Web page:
Acceleration policy--When a connection is opened, the first matching policy in the list will be used. Rules can be moved up and down in the list using the Move Up and Move Down buttons. Changes do not take effect until the Apply button is pressed.

Acceleration policies are based solely on information available on the first packet of the connection (the SYN packet). The results of deep packet inspection are not available until later in the connection, so such matches cannot be made.

Acceleration policies are only meaningful on accelerated connections.

Traffic-Shaping Policy--The initial traffic-shaping policy is based on the first packet seen, but deep-packet inspection may change this decision. For example, an application that is defined based on a URL will match when a data packet containing an HTTP GET url command is seen. This will reclassify the traffic-shaping policy for the connection.

All WAN data flows have a traffic-shaping policy, whether they are accelerated or non-accelerated, TCP or non-TCP.

Only Acceleration Features Allowed by Both Units Are Used
Only acceleration options that are agreed upon by both Appliances will be used. For example, if one unit selects compression for a connection and the other does not, the connection will be uncompressed. Traffic will not be accelerated unless there are two Appliances involved, one at either end of the link, and both enable flow-control or compression for the connection.

Other TCP Traffic is a special category that specifies the default acceleration action to take if no other service classes apply.

Special-Case Handling for Internet HTTP/HTTPS
The service class policies for HTTP and HTTPS are split into Private and Internet variants. The reason for this is that some Web sites have paranoid firewalls that reset TCP connections with unknown TCP options, which sometimes include acceleration options. While such connections will be retried as unaccelerated connections after a timeout period, this is time-consuming and annoying to the users.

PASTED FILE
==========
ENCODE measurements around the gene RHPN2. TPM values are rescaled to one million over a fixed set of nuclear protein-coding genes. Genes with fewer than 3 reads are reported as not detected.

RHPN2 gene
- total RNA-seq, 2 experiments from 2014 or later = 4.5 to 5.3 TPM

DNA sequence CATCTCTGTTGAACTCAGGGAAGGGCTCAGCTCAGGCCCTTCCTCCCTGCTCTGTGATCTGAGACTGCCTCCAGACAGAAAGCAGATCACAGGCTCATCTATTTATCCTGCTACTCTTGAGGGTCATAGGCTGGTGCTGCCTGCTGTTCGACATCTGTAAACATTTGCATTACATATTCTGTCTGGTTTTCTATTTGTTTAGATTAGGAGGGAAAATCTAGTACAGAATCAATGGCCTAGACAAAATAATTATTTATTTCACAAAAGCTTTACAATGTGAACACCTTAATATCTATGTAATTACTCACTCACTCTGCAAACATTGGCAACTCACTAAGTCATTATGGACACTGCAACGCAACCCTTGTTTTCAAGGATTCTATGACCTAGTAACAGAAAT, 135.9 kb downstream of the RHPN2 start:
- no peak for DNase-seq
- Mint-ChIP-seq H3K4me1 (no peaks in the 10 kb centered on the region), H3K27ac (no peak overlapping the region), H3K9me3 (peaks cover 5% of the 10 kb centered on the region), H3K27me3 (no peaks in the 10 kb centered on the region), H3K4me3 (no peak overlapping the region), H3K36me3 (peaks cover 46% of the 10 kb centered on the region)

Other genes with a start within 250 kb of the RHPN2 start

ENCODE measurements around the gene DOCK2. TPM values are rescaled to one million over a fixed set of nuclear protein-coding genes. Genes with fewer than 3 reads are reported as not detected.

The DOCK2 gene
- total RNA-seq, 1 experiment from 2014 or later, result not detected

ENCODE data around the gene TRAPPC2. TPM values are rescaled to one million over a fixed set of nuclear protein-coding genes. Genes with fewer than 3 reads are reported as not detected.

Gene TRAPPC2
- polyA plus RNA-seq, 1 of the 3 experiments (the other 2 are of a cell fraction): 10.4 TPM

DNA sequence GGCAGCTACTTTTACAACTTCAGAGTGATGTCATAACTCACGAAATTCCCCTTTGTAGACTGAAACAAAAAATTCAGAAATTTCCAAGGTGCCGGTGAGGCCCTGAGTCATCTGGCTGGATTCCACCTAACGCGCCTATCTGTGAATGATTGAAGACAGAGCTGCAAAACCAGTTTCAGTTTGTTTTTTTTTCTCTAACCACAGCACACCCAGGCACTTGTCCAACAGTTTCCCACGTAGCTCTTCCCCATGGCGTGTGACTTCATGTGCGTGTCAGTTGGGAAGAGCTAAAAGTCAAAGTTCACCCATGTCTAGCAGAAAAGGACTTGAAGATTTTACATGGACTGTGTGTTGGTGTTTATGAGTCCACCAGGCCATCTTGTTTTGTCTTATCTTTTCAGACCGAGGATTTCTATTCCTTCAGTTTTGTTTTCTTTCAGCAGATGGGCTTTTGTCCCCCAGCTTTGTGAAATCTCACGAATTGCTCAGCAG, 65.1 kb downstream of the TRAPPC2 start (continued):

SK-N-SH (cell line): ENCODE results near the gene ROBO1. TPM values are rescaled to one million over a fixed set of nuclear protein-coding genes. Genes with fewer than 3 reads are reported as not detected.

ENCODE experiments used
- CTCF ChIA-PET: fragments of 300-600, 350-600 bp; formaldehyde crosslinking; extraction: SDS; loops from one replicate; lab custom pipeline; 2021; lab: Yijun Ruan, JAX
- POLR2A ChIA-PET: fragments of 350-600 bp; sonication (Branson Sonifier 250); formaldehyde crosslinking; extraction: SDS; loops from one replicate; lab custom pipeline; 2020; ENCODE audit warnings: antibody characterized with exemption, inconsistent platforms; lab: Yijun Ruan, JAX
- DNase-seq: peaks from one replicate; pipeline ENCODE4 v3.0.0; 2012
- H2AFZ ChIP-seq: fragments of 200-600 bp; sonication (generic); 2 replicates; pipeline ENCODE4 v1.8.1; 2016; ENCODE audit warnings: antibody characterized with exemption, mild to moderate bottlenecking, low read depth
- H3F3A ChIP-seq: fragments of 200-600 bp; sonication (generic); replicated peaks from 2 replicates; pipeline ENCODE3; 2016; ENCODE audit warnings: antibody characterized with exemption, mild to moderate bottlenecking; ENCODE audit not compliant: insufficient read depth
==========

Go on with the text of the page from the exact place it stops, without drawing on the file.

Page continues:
The Web (Private) and Web (Private-Secure) service classes define HTTP and HTTPS service on the standard private networks of 10.0.0.0/8, 172.16.0.0/12, and 192.168.0.0/16, as defined in RFC1918. These addresses are not routable on the public Internet, and instead are used by most organizations for their private networks. As such, we can assume that the problem of paranoid firewalls will not occur on these networks, and HTTP and HTTPS traffic can be accelerated normally.

The Web (Internet) and Web (Internet-Secure) service classes are for non-private Web traffic and have flow control and compression disabled.

The ordering of the two sets of rules is important; the Private rules need to occur first in the Service Class Policy list.

These rules are not necessary unless Internet traffic passes through a single Appliance. If Internet traffic passes through two Acceleration units (two Appliances or an Appliance and a Plug-in), the Internet rules can be set to the same values as the Private rules, allowing acceleration on all Web traffic.

Traffic Shaping Tab

This tab reiterates the service classes, but with the traffic-shaping policies listed as one line per link, to make it easier to examine or alter per-link policies.